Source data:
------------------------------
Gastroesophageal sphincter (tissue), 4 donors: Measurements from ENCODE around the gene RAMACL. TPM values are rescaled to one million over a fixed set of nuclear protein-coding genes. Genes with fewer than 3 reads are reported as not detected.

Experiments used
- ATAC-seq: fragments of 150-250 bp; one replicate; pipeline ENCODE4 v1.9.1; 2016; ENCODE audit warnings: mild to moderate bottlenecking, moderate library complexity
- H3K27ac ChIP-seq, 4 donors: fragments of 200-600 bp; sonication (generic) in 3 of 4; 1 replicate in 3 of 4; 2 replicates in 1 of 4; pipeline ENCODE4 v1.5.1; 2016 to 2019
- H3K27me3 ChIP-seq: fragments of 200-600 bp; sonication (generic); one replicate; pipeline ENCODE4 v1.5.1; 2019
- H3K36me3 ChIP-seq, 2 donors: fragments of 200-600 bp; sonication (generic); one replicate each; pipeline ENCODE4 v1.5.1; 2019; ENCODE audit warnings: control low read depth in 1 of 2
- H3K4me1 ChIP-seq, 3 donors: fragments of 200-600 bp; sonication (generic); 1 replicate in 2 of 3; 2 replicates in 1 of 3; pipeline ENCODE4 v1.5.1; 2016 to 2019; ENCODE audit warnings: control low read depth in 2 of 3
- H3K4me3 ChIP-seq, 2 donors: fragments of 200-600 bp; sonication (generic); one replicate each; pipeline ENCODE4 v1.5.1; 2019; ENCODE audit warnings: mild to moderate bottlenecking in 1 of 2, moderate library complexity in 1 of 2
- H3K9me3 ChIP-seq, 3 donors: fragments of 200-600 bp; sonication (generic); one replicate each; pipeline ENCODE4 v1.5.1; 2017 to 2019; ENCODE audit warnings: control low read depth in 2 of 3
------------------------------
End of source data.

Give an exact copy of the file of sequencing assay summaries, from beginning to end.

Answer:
Gastroesophageal sphincter (tissue), 4 donors: Measurements from ENCODE around the gene RAMACL. TPM values are rescaled to one million over a fixed set of nuclear protein-coding genes. Genes with fewer than 3 reads are reported as not detected.

Experiments used
- ATAC-seq: fragments of 150-250 bp; one replicate; pipeline ENCODE4 v1.9.1; 2016; ENCODE audit warnings: mild to moderate bottlenecking, moderate library complexity
- H3K27ac ChIP-seq, 4 donors: fragments of 200-600 bp; sonication (generic) in 3 of 4; 1 replicate in 3 of 4; 2 replicates in 1 of 4; pipeline ENCODE4 v1.5.1; 2016 to 2019
- H3K27me3 ChIP-seq: fragments of 200-600 bp; sonication (generic); one replicate; pipeline ENCODE4 v1.5.1; 2019
- H3K36me3 ChIP-seq, 2 donors: fragments of 200-600 bp; sonication (generic); one replicate each; pipeline ENCODE4 v1.5.1; 2019; ENCODE audit warnings: control low read depth in 1 of 2
- H3K4me1 ChIP-seq, 3 donors: fragments of 200-600 bp; sonication (generic); 1 replicate in 2 of 3; 2 replicates in 1 of 3; pipeline ENCODE4 v1.5.1; 2016 to 2019; ENCODE audit warnings: control low read depth in 2 of 3
- H3K4me3 ChIP-seq, 2 donors: fragments of 200-600 bp; sonication (generic); one replicate each; pipeline ENCODE4 v1.5.1; 2019; ENCODE audit warnings: mild to moderate bottlenecking in 1 of 2, moderate library complexity in 1 of 2
- H3K9me3 ChIP-seq, 3 donors: fragments of 200-600 bp; sonication (generic); one replicate each; pipeline ENCODE4 v1.5.1; 2017 to 2019; ENCODE audit warnings: control low read depth in 2 of 3